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Why is there a SSI reevaluation at 18 years old?

Recently on our disability forum a user asked, “I have been receiving Supplemental Security Income benefits since I was a little kid. I have recently turned 18 and now the SSA wants to take them away. What is going on?”

Supplemental Security Income is provided to the blind, aged, and disabled who are unable to perform work. Children may also qualify for SSI benefits if they are under the age of 18 and have impairments that result in “marked and severe functional limitations.”

getting-disability-benefits

Both adults and children, however, will only qualify for SSI benefits if they have limited income and resources, which includes resources and income from their parents or various other types of support they receive.

According to the Social Security Administration, children who are receiving Supplemental Security Income benefits must have their eligibility redetermined when they reach 18 years of age. This disability evaluation, however, will be completed using the definition for disability as defined for adults not children.

How does disability differ for adults vs. children?


As mentioned above disability for a child is defined as marked and severe limitations. Disabled adults, however, must prove that they have a severe health condition which is expected to last 12 continuous months and eliminates their ability to perform any SGA (substantial gainful activity).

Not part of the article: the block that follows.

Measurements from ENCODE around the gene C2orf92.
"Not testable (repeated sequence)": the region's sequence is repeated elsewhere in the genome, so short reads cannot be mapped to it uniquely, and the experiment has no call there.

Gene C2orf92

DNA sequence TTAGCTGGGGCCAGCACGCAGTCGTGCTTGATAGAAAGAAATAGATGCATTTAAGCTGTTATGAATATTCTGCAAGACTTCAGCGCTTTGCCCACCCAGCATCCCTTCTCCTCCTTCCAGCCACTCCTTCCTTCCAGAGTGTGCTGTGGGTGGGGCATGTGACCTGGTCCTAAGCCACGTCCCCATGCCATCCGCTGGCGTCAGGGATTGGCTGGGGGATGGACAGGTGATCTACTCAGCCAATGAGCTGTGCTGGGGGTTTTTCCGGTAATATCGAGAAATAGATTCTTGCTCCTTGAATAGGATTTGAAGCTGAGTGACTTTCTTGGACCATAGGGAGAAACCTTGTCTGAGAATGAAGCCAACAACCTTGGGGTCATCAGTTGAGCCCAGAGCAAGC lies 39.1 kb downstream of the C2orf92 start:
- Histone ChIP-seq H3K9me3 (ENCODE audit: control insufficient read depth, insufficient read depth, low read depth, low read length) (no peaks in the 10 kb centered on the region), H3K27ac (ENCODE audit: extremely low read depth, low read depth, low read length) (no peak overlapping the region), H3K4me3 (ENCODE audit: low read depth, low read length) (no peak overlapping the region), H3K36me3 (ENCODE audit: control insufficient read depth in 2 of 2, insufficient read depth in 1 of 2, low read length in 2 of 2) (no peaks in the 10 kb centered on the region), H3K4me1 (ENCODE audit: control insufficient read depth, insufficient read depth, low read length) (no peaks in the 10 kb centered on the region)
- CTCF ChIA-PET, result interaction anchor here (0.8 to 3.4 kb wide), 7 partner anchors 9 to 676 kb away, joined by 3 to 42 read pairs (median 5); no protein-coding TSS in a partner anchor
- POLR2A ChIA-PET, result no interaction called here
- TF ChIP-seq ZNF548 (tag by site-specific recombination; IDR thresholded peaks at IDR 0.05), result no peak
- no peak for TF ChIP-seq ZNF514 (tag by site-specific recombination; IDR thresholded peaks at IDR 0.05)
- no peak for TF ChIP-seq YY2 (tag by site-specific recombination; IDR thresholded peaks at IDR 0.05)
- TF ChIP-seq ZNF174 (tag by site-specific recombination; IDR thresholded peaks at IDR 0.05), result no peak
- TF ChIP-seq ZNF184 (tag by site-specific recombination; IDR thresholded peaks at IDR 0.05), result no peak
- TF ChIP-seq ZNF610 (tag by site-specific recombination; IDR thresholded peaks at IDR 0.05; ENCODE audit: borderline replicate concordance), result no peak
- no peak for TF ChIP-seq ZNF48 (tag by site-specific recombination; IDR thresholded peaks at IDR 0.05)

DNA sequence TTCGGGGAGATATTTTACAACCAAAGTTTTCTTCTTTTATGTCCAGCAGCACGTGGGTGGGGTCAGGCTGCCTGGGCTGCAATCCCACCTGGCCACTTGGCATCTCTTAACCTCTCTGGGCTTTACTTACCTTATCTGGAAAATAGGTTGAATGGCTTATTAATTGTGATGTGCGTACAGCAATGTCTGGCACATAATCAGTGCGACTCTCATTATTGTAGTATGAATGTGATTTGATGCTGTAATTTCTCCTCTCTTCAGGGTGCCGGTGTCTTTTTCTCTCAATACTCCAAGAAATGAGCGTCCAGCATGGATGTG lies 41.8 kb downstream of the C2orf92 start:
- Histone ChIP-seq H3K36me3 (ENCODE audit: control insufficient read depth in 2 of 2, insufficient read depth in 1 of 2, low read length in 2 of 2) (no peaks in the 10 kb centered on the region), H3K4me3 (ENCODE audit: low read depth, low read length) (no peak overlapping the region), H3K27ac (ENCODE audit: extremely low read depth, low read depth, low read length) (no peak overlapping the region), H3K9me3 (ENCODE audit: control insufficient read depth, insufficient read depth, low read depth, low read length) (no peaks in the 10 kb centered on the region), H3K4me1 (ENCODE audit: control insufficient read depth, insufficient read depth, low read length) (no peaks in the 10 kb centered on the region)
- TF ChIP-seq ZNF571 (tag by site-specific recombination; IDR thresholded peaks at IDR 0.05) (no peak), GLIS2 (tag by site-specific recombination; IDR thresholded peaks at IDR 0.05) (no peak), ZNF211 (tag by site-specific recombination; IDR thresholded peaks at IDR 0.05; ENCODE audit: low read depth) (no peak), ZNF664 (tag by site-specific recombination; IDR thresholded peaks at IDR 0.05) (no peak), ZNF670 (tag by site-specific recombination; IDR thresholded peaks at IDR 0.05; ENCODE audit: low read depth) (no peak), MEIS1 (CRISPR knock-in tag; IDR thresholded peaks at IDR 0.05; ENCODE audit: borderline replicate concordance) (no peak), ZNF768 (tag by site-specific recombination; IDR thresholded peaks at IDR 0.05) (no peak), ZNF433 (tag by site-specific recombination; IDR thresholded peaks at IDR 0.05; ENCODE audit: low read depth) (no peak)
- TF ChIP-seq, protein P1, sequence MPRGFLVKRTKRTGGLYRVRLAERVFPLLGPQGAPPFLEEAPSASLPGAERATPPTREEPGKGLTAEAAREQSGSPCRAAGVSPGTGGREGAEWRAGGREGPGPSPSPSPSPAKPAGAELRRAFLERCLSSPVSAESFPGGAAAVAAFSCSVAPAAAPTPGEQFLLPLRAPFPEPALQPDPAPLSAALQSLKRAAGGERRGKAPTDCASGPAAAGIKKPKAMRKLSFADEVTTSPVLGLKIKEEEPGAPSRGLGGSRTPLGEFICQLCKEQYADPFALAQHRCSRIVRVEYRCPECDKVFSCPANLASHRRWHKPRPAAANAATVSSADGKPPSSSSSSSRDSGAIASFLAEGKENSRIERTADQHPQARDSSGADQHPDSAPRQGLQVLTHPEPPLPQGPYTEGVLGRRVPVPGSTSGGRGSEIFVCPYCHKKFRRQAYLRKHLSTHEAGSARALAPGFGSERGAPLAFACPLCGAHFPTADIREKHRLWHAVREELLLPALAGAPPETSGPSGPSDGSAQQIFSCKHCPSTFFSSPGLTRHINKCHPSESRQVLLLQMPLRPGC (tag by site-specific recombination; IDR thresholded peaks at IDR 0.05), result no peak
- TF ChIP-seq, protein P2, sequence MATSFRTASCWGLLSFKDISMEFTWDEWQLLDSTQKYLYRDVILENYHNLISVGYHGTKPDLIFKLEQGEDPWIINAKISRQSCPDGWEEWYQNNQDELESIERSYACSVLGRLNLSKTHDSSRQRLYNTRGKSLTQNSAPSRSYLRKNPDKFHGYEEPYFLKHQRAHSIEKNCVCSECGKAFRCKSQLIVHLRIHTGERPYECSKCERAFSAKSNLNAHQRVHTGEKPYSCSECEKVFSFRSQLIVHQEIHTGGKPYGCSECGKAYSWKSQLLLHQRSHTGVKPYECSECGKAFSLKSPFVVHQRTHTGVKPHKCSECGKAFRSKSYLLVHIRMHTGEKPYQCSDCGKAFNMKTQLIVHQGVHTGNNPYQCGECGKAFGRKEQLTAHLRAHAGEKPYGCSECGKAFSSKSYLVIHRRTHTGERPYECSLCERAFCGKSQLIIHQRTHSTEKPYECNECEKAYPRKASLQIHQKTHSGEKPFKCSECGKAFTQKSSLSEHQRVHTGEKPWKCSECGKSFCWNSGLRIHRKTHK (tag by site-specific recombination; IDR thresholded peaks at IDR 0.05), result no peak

Because there are some children who have marked and severe limitations but may be able to find employment within the national economy when they reach 18 years of age,  when the child reaches 18 years old the SSA will reevatue their claim using the adult criteria and treat their SSI evaluation as if it was a new SSI application within the disability evaluation process.

How do they reevaluate my SSI case?

If you are a child receiving SSI benefits the SSA will contact you about a month before your 18th birthday and notify you that you will be required to go through the redetermination process.

The SSA field offices will gather all the necessary information, including functional reports which detail your medical sources, work history, educational background, and the rehabilitation and support services you receive. All information is then forwarded to the state disability determination service (DDS) who will make an initial determination for the SSA.

Now, it’s important to note that this reevaluation is not voluntary. In fact, if the SSA cannot get the information they need, they cannot contact you, or you do not assist them with their redetermination, they have the right to cancel your SSI benefits for failure to cooperate.

What are my rights if my SSI benefits are terminated?


Just like other SSI applicants who have their application denied, if your SSI benefits are terminated you have the right appeal the disability denial. There are three levels of denials within the SSA administration: (1) reconsideration (at the DDS), (2) Administrative Law Judge (ALJ), and (3) Appeals Council.

If your application is denied at each step in the appeal’s process, you may appeal your SSI case through the court system, starting with a federal district court and (potentially) ending with the U.S. Supreme Court (this is very rare).

Bottom line:

If you are almost 18 years of age it’s time to familiarize yourself with the disability process. Review what it means to be a disabled adult, talk to your doctor and determine if you have enough medical information to prove you are not able to perform work.

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